INTP personality is the “Logician” of the 16 Myers-Briggs personality types. It stands for Introverted-iNtuitive-Thinking-Perceiving.
Known for being analytical and creative, they like to figure out how things work and dive into a plethora of sensible ideas. INTPs are also independent, but compared to INFPs, these free thinkers are more realistic and rarely lean on emotional motivation.
INTPs — you bet they don’t like being told what to do and prefer facts over opinions.
If you’re an INTP, do you sometimes feel like you’re the only person in the world who truly understands how things work?
You’re a thinker, through and through, and you love nothing more than diving deep into complex problems and theories. Let’s take it from Bill Gates and Albert Einstein, famously known as INTPs.
But while the world absolutely needs INTPs, it’s undeniable that these Thinkers share a few negative traits, too.
To INTPs, it is important to be aware of these traits so you can work on improving them.
But if you’re someone close to an INTP, this will help you understand your encounters with these Thinkers.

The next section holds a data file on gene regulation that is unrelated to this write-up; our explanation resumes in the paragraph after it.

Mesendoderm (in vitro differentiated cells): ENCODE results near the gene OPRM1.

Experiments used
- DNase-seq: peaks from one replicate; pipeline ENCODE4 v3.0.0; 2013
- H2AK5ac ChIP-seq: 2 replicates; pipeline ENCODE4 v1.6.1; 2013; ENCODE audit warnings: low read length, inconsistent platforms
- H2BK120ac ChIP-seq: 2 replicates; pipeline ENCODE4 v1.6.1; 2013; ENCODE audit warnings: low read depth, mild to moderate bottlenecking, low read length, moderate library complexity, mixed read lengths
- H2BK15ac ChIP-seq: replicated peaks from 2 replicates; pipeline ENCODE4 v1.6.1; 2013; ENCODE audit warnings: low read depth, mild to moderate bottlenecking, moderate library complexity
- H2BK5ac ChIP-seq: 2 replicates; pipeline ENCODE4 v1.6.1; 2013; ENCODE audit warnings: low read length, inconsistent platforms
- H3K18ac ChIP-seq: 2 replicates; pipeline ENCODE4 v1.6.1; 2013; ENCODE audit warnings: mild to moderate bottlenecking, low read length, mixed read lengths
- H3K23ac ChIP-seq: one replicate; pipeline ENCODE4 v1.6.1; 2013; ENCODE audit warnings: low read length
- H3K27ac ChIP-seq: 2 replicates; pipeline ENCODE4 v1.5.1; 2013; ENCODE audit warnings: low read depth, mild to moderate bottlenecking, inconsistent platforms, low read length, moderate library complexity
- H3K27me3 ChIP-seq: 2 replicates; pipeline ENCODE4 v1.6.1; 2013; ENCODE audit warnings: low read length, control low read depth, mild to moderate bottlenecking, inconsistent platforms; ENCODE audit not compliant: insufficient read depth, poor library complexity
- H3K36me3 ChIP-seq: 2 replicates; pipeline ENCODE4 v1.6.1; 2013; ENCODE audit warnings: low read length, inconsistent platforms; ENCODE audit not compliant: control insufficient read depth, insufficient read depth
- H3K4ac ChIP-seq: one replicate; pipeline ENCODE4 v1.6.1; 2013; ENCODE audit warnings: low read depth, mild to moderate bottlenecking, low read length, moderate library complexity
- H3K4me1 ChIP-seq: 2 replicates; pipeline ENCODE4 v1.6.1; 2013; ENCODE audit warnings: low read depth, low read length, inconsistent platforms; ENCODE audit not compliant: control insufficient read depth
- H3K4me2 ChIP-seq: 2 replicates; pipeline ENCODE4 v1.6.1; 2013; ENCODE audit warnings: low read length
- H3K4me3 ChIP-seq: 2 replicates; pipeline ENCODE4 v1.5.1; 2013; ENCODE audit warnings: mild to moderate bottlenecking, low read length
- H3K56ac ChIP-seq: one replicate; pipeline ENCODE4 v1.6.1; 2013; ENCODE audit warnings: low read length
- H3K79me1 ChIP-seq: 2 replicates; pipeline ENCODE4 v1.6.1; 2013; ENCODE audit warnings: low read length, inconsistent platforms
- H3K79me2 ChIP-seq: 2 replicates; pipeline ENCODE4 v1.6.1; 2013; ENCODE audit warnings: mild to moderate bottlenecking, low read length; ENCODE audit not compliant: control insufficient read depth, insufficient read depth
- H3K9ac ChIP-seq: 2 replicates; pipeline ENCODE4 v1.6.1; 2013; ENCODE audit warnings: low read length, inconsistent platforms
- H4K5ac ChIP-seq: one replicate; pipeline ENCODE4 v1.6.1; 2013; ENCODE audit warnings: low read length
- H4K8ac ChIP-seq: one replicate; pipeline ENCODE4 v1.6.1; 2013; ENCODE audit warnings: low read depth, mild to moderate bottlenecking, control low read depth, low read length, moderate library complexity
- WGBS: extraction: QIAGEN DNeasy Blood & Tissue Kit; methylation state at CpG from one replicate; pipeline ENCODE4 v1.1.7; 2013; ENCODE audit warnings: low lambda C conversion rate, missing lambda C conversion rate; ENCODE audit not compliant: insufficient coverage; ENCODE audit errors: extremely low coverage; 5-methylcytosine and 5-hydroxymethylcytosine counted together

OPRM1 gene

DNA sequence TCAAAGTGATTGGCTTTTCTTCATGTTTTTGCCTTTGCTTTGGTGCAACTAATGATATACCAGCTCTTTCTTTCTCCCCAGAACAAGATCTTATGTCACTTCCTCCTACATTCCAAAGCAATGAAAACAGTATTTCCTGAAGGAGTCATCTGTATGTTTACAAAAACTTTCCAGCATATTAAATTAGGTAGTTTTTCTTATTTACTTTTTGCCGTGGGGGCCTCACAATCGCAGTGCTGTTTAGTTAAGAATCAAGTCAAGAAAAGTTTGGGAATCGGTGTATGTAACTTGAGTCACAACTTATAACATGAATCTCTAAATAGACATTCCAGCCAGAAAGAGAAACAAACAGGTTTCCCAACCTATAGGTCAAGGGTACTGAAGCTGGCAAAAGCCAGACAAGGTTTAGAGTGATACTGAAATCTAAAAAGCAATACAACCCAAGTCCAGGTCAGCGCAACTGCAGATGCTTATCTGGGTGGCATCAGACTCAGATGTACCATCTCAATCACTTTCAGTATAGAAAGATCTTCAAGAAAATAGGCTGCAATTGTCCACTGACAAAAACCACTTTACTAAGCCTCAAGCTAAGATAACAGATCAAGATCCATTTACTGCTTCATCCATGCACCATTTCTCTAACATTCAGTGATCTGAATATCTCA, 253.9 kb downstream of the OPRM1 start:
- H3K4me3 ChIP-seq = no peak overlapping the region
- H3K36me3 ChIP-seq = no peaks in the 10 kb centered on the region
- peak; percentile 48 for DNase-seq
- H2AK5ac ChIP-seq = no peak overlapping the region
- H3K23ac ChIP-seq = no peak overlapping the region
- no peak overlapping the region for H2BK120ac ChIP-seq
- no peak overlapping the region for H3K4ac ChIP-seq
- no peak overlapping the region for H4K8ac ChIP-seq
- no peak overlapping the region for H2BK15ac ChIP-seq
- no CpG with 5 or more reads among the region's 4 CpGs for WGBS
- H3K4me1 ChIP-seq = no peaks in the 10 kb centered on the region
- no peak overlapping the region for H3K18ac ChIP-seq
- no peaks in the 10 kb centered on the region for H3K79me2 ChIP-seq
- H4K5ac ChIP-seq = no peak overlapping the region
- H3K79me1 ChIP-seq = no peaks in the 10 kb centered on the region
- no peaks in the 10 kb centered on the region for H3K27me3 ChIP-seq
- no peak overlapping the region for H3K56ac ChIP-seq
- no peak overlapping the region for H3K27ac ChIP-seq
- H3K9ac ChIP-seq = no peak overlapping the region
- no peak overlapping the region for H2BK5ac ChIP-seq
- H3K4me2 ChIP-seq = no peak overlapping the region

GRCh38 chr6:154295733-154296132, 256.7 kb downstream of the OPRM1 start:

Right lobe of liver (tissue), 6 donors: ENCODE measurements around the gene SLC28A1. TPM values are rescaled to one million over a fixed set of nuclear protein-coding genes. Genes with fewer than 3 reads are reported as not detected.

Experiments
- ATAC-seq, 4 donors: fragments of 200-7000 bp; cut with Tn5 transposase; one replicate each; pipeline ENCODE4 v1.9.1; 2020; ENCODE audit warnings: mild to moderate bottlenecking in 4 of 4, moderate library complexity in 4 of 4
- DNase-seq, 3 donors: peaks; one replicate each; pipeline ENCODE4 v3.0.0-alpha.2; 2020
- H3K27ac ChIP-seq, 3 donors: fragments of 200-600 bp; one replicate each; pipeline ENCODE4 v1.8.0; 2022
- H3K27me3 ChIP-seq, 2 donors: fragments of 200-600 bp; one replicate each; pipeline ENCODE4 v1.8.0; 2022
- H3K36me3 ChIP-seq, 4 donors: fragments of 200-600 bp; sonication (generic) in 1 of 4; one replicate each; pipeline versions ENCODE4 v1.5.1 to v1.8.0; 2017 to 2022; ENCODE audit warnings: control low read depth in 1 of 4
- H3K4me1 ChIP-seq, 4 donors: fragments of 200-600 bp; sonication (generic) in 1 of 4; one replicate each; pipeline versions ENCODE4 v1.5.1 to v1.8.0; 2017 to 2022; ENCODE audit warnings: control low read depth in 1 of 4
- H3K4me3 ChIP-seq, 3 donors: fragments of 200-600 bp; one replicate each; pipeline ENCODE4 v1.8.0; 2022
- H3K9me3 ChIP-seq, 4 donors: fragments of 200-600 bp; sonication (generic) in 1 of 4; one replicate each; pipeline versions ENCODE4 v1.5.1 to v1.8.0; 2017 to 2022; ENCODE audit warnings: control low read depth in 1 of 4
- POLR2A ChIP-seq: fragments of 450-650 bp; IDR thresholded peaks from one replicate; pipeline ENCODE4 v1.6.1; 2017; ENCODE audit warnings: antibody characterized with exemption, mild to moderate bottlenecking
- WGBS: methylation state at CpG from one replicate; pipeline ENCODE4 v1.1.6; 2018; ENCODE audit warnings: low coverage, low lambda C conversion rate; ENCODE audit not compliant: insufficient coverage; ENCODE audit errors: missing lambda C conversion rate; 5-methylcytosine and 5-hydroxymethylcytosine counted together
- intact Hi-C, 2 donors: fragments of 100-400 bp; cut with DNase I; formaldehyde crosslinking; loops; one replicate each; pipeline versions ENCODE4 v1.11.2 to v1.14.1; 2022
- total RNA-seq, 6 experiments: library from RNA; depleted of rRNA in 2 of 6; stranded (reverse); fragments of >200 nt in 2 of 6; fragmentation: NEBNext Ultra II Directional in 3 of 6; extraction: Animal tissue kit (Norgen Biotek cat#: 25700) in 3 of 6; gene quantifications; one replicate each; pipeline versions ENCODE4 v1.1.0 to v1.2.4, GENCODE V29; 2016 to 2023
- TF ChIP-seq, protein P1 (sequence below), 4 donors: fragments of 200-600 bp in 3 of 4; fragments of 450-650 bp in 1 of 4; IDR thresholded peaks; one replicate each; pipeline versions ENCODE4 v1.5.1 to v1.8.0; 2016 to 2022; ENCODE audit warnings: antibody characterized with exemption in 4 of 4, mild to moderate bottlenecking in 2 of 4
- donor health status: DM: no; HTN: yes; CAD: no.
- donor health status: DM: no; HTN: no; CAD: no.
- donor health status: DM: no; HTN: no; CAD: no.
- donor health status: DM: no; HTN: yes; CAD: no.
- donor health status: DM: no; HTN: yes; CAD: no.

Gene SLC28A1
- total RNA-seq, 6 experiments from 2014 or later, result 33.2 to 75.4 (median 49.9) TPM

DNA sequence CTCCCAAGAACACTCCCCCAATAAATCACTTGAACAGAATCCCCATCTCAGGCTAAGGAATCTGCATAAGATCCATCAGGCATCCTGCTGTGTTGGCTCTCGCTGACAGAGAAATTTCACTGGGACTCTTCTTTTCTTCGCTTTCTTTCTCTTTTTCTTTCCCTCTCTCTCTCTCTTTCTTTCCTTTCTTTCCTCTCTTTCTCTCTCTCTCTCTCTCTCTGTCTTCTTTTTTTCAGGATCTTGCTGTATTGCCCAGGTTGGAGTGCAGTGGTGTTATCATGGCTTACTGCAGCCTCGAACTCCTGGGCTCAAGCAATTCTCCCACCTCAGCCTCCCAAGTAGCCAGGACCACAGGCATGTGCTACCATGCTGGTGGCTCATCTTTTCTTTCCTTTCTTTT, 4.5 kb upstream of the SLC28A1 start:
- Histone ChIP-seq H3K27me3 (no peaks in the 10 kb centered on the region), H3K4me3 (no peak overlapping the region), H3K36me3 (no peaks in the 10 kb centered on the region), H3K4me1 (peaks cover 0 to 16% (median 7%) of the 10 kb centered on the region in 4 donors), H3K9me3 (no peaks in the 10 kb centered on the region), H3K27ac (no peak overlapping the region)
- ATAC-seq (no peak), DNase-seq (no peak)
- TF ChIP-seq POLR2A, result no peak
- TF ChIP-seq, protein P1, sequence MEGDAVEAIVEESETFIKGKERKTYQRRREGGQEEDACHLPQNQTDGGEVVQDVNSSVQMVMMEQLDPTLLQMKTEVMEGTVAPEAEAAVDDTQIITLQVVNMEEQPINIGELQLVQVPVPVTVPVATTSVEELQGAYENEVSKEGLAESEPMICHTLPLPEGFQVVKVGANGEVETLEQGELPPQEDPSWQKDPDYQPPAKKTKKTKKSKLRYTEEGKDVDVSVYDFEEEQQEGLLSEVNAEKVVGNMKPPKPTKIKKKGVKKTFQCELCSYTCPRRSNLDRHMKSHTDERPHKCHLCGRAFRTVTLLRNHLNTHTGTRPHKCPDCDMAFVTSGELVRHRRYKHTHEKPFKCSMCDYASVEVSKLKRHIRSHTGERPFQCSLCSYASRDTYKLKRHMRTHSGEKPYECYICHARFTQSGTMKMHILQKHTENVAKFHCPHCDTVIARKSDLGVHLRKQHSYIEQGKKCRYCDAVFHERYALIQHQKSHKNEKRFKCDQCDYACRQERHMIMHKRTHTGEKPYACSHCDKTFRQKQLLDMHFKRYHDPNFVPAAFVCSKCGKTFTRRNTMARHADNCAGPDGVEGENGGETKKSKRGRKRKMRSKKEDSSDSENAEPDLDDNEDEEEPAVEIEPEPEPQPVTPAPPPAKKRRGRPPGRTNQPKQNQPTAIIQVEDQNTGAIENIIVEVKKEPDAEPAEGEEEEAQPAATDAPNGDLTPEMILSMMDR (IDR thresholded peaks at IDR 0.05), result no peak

Remember that no one is perfect, and everyone has a few negative qualities – even those who seem to have it all together.
With that said, let’s look at some of the INTP worst traits you can work on.
5 Negative Traits of INTP Personality
Here are 6 of the most common negative traits associated with INTPs:
1. INTPs are extremely secretive and dislike being a bother despite having life-death situations.
Did you know that INTPs could be a lot emotional, too? They only struggle to show and express it outwardly.
Because of this, people with the INTP personality type can be notoriously difficult to understand, even by their closest friends and family. But the truth is, they’re a mix of being logical, yet sensitive deep inside.